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Exchange rates and monetary policy regimes in Canada and the U.S

  • Keith Sill
  • Jeffrey Wrase

This paper examines monetary regime switching in Canada and the United States and the implications of regime switching for exchange rates and key nominal and real macroeconomic aggregates for the two countries. Evidence of Markov regime switching in the process governing monetary base growth and in the bilateral exchange rate between the two countries is presented. Given this evidence, a two-country general equilibrium monetary model is constructed to account for observed properties of the U.S.-Canadian dollar exchange rate and for measured effects of monetary policy on key variables. Agents in the model face a monetary policy process with regime switching and form beliefs about regimes and money growth using observations and Bayesian learning. With the driving process for money growth rates parameterized using estimates from U.S. and Canadian data, quantitative implications of the model for behaviors of exchange rates and other key variables are examined. The findings are that inc lusion of learning by agents contributes somewhat to the model's ability to account for persistence in effects of money shocks on variables, provided that the shocks themselves are persistent; inclusion of learning contributes little in accounting for business cycle fluctuations and exchange rate variability; inclusion of a nonlinear driving process for money growth rates is important for the model to account for long swings in exchange rates; inclusion of learning adds only slightly to the ability of the model to account for long swings. The importance of nonlinearities in the driving process and the relative lack of importance of learning are consistent with other findings in the literature of learning effects in the face of regime switches.

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Paper provided by Federal Reserve Bank of Philadelphia in its series Working Papers with number 99-13.

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Date of creation: 1999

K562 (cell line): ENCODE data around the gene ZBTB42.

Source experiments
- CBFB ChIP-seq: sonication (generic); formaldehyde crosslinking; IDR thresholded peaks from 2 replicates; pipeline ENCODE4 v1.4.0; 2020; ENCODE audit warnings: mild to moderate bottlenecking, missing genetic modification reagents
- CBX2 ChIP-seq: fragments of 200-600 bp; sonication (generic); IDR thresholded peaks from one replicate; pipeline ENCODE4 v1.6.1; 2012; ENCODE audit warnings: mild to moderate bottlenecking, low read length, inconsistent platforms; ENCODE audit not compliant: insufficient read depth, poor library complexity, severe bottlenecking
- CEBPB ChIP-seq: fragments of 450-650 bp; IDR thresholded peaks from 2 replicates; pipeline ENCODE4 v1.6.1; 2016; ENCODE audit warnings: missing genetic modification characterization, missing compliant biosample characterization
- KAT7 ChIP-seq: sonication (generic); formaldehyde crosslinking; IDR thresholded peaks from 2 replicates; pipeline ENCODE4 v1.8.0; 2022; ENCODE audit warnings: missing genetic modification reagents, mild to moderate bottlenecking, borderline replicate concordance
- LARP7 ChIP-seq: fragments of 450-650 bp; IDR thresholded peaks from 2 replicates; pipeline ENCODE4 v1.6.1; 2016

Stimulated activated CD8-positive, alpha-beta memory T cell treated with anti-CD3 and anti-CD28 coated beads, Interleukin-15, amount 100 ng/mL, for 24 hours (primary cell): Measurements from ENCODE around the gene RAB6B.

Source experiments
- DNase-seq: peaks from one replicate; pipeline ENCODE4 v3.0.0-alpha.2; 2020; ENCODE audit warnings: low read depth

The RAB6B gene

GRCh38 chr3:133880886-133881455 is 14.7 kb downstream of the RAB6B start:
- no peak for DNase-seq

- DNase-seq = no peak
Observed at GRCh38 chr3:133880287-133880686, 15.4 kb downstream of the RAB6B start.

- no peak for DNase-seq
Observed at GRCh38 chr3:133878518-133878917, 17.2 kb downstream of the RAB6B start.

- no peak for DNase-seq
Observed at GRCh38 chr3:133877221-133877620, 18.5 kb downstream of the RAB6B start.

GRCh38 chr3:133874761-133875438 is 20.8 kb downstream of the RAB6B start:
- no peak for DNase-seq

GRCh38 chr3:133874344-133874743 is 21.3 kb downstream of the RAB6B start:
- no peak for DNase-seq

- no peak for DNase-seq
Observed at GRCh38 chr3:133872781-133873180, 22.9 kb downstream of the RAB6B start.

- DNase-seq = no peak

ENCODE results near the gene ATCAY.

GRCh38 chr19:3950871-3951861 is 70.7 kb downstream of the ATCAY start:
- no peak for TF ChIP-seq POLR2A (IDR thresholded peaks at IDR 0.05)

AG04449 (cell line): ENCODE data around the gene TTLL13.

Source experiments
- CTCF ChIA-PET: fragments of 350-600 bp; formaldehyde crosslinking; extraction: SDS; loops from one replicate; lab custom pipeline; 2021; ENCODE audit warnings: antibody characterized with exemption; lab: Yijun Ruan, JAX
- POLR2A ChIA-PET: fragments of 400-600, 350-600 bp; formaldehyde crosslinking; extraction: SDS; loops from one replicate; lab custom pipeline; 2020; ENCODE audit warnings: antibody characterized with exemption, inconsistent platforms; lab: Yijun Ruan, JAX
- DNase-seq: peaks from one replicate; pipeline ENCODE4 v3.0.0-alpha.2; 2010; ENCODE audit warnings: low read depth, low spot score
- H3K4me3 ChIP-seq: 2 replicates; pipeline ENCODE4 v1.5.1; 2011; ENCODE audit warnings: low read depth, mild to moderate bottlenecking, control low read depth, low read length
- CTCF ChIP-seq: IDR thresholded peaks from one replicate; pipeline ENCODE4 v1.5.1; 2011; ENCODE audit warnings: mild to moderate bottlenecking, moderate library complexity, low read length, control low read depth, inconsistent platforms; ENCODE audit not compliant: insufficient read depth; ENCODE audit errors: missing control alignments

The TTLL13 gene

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Handle: RePEc:fip:fedpwp:99-13
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  1. Don E. Schlagenhauf & Jeffrey M. Wrase, 1992. "Liquidity and real activity in a simple open economy model," Discussion Paper / Institute for Empirical Macroeconomics 57, Federal Reserve Bank of Minneapolis.
  2. Martin Eichenbaum & Charles Evans, 1992. "Some empirical evidence on the effects of monetary policy shocks on exchange rates," Working Paper Series, Macroeconomic Issues 92-32, Federal Reserve Bank of Chicago.
  3. Keith Sill & Jeffrey Wrase, 1999. "Solving and simulating a simple open-economy model with Markov-switching driving processes and rational learning," Working Papers 99-14, Federal Reserve Bank of Philadelphia.
  4. Stockman, Alan C & Tesar, Linda L, 1995. "Tastes and Technology in a Two-Country Model of the Business Cycle: Explaining International Comovements," American Economic Review, American Economic Association, vol. 85(1), pages 168-85, March.
  5. V. V. Chari & Patrick J. Kehoe & Ellen R. McGrattan, 2000. "Sticky Price Models of the Business Cycle: Can the Contract Multiplier Solve the Persistence Problem?," Econometrica, Econometric Society, vol. 68(5), pages 1151-1180, September.
  6. David Andolfatto & Paul Gomme, 2001. "Monetary policy regimes and beliefs," Working Paper 9905, Federal Reserve Bank of Cleveland.
  7. Maurice Obstfeld and Kenneth Rogoff., 1995. "Exchange Rate Dynamics Redux," Center for International and Development Economics Research (CIDER) Working Papers C95-048, University of California at Berkeley.
  8. Hamilton, James D, 1989. "A New Approach to the Economic Analysis of Nonstationary Time Series and the Business Cycle," Econometrica, Econometric Society, vol. 57(2), pages 357-84, March.
  9. Kaminsky, Graciela, 1993. "Is There a Peso Problem? Evidence from the Dollar/Pound Exchange Rate, 1976-1987," American Economic Review, American Economic Association, vol. 83(3), pages 450-72, June.
  10. Lewis, Karen K., 1995. "Puzzles in international financial markets," Handbook of International Economics, in: G. M. Grossman & K. Rogoff (ed.), Handbook of International Economics, edition 1, volume 3, chapter 37, pages 1913-1971 Elsevier.
  11. Stockman, Alan C., 1981. "Anticipated inflation and the capital stock in a cash in-advance economy," Journal of Monetary Economics, Elsevier, vol. 8(3), pages 387-393.
  12. Lawrence J. Christiano, 1990. "Computational algorithms for solving variants of Fuerst's model," Working Papers 467, Federal Reserve Bank of Minneapolis.
  13. Engel, Charles & Hamilton, James D, 1990. "Long Swings in the Dollar: Are They in the Data and Do Markets Know It?," American Economic Review, American Economic Association, vol. 80(4), pages 689-713, September.
  14. Schlagenhauf, Don E. & Wrase, Jeffrey M., 1995. "Exchange rate dynamics and international effects of monetary shocks in monetary, equilibrium models," Journal of International Money and Finance, Elsevier, vol. 14(2), pages 155-177, April.
  15. Betts, Caroline & Devereux, Michael B., 2000. "Exchange rate dynamics in a model of pricing-to-market," Journal of International Economics, Elsevier, vol. 50(1), pages 215-244, February.
  16. Obstfeld, M., 1998. "Risk and Exchange Rate," Papers 193, Princeton, Woodrow Wilson School - Public and International Affairs.
  17. Lawrence J. Christiano, 1991. "Modeling the liquidity effect of a money shock," Quarterly Review, Federal Reserve Bank of Minneapolis, issue Win, pages 3-34.
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